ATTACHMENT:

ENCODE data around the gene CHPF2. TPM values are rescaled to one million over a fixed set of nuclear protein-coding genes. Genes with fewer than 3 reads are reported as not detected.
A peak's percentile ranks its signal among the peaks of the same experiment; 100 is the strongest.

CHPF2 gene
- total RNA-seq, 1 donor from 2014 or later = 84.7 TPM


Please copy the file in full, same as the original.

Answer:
ENCODE data around the gene CHPF2. TPM values are rescaled to one million over a fixed set of nuclear protein-coding genes. Genes with fewer than 3 reads are reported as not detected.
A peak's percentile ranks its signal among the peaks of the same experiment; 100 is the strongest.

CHPF2 gene
- total RNA-seq, 1 donor from 2014 or later = 84.7 TPM